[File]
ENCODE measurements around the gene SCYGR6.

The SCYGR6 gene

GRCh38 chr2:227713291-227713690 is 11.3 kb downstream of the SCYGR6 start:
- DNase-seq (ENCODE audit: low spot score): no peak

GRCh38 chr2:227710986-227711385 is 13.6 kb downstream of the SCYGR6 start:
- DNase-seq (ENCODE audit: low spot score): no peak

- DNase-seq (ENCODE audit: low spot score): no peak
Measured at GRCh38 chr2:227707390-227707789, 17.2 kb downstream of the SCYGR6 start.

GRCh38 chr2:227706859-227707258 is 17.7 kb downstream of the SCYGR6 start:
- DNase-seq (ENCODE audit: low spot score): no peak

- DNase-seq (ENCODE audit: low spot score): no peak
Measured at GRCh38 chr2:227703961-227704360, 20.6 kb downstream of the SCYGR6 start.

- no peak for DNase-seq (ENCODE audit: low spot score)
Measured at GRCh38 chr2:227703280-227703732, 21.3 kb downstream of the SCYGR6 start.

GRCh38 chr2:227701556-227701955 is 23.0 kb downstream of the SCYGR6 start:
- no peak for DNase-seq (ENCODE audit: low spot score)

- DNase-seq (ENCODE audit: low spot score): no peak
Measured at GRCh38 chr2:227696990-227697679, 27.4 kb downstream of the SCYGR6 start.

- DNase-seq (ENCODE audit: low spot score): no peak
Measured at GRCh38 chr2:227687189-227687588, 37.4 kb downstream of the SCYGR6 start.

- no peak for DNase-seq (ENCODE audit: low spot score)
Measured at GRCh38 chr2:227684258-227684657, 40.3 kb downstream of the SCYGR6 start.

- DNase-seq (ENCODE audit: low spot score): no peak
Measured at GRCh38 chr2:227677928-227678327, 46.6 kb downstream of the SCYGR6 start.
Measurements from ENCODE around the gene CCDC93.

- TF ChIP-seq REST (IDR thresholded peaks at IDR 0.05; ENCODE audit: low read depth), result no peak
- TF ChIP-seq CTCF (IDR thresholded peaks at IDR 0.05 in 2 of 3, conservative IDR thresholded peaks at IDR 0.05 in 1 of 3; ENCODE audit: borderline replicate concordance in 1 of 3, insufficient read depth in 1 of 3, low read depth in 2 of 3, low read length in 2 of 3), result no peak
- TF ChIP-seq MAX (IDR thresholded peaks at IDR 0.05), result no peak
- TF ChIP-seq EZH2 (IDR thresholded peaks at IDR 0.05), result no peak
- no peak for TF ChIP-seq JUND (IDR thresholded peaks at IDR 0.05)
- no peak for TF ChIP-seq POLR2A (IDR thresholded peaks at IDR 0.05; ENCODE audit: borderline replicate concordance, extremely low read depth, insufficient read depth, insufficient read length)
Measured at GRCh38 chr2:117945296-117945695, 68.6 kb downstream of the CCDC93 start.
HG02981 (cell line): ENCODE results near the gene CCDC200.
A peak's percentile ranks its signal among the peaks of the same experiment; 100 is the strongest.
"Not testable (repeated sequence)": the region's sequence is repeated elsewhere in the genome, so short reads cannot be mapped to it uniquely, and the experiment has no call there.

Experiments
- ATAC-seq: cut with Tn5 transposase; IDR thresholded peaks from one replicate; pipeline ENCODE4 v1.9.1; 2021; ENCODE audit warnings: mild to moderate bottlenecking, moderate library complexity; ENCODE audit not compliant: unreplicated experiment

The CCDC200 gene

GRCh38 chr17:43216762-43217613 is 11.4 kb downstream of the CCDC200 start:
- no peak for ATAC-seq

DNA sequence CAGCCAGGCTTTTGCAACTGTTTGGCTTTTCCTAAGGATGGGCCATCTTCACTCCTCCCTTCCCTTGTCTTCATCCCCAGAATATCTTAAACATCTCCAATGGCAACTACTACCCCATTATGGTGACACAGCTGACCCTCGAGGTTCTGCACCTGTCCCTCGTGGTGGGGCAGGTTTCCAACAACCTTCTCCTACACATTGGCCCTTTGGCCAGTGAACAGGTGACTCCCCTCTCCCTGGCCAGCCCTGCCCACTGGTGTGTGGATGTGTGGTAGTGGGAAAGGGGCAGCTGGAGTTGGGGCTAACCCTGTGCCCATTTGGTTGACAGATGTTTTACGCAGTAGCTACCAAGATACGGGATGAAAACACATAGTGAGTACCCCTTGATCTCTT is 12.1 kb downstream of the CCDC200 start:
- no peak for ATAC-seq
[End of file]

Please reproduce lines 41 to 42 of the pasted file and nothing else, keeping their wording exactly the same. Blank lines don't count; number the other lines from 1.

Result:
DNA sequence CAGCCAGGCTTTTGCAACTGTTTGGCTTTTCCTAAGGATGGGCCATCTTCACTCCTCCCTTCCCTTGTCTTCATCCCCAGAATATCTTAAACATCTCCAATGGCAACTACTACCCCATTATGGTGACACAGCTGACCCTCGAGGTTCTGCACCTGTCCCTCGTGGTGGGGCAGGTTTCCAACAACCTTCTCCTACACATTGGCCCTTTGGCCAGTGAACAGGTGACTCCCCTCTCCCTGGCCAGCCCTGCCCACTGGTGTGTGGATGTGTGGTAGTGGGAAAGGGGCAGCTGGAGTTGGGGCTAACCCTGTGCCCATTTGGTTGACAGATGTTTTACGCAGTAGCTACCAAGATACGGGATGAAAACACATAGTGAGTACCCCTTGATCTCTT is 12.1 kb downstream of the CCDC200 start:
- no peak for ATAC-seq